Road signs feature large in the photograph albums of many a cyclist.  Presumably this is to give some credence to their claims of epic adventure.  Forgive me for mentioning this, but if this is the motivation, there’s a flaw.  You see, I could do the same – with a car and a camera.  And if I ever actually need photographs to convince my friends – and I don’t – I’d be taking a long hard look at those around me.  So why the photograph?  Well, you know you are in the Highlands proper when the signs become bilingual.  Incidentally, ‘Gaelic’ is actually, I’m assured, pronouned just like the stuff you use to ward off French people.  Something like that anyway.  And don’t get me wrong, we have much to thank the French for – words like ‘collaborator‘.

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Wherever I lay my hat…..

May 11th, 2009

bridal-suite

It’s been a while since I spent the night in a bridal suite, so when the chance arose to do so again in Gretna I just couldn’t resist.  And in this instance, the way to a man’s heart was an attractive single occupancy rate.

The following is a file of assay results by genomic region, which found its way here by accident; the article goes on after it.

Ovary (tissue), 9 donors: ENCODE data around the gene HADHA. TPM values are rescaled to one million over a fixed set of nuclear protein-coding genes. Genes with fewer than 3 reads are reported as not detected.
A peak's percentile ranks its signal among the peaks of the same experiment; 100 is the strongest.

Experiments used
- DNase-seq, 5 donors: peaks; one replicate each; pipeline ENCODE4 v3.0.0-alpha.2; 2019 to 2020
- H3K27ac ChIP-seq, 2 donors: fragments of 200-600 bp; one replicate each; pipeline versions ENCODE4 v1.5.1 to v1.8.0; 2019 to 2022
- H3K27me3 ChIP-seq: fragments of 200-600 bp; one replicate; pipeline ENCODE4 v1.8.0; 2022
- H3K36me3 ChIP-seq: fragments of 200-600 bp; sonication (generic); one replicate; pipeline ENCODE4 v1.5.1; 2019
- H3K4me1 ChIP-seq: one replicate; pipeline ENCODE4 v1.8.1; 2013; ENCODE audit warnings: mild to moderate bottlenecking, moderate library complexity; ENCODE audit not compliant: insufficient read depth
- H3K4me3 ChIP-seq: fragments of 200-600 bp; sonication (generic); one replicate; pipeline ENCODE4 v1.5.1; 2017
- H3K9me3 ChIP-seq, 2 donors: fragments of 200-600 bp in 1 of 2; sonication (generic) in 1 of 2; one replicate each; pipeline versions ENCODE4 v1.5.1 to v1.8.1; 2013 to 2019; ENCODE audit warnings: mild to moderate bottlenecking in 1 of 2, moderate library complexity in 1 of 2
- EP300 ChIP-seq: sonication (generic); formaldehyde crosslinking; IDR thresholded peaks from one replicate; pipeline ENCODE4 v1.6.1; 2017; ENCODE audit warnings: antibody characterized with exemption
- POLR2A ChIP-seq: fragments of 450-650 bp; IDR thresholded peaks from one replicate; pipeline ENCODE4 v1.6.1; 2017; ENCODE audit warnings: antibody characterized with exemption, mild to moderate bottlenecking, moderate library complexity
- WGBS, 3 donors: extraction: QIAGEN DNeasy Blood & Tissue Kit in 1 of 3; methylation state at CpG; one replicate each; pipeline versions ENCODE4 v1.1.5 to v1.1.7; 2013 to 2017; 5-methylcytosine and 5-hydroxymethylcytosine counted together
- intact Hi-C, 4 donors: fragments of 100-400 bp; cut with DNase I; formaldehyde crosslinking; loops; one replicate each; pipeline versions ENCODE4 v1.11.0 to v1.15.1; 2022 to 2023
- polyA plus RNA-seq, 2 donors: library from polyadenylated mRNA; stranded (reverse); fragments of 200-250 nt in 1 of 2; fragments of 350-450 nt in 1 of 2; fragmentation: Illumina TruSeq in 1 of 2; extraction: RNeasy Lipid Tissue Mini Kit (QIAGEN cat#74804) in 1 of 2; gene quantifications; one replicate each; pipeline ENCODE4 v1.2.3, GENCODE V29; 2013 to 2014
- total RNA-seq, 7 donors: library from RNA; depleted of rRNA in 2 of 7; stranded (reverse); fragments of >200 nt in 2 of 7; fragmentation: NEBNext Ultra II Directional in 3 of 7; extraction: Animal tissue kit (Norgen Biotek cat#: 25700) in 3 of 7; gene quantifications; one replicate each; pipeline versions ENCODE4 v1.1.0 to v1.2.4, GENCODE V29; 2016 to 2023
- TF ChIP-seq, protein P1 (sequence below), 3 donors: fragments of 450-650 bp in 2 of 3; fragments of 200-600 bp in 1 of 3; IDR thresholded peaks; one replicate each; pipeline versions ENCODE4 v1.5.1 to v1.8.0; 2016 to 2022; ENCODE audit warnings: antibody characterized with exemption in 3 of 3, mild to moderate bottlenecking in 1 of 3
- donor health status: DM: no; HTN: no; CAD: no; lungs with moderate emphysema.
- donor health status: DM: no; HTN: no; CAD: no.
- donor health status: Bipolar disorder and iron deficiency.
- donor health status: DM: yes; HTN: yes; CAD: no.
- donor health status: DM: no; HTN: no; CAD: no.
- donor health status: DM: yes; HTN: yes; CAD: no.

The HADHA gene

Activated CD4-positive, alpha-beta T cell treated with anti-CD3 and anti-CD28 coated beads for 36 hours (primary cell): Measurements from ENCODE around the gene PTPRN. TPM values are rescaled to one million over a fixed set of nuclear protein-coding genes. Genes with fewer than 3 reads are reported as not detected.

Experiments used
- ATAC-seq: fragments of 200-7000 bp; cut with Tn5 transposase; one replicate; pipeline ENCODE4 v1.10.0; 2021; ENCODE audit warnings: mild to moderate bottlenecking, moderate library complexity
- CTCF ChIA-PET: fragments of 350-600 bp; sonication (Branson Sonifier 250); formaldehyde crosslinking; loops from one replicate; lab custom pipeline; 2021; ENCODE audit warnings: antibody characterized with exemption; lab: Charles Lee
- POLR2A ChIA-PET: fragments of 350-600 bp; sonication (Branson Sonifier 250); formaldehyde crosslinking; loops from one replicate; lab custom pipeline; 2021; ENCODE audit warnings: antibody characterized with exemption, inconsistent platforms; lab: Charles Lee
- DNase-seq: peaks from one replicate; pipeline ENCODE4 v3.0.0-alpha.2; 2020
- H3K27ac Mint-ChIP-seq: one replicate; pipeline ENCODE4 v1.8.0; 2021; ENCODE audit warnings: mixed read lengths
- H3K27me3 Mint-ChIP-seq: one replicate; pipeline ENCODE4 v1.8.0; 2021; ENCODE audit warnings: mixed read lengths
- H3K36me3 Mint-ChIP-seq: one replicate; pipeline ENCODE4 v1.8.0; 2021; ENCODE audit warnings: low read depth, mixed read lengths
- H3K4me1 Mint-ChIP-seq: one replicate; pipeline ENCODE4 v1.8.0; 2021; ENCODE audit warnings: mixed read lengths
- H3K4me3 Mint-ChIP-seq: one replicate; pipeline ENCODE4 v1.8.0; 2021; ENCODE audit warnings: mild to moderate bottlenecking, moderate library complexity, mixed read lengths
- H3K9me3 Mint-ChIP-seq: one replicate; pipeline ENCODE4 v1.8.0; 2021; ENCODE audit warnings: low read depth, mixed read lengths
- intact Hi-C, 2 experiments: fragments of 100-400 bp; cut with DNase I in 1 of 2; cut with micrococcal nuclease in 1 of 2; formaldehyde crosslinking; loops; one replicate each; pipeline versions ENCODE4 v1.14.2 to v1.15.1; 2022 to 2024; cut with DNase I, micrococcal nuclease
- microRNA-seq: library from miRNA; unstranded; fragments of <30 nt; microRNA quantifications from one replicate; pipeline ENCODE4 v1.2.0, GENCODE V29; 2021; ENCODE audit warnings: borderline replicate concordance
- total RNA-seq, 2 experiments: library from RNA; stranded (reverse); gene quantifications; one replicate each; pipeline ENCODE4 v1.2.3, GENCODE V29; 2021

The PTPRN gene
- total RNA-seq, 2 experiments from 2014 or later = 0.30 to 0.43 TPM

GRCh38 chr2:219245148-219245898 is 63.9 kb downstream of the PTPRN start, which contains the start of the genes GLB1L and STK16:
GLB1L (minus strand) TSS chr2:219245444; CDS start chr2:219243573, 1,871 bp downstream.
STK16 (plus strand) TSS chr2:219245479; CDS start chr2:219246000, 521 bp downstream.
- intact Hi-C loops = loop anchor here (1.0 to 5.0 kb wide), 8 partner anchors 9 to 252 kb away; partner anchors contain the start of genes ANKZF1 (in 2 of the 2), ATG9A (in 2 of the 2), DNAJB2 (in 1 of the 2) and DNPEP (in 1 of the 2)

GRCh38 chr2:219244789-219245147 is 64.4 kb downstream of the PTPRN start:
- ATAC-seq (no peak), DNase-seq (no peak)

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Beware the honey monster

May 6th, 2009

You’d be forgiven for thinking that the most feared creature in Africa is probably the lion, maybe the crocodile, or conceivably the hippo.  But you’d be wrong.  It’s actually the honey badger.  Lions avoid them.  The size of a British badger, it knows no fear, is born grumpy and will attack on a whim.  Not clear if it carries TB, but there again that’s probably the least of your worries if you encounter one.  You see, this rather cuddly sounding creature knows just where to attack, the mere thought of which brings tears to the eyes of the average African chap….   Fortunately I didn’t have to go to Africa to learn all this – the relative comfort of Ulverston in the Lake District sufficed – all part of  an intensive two day course in field skills for the tropics, savannah and desert.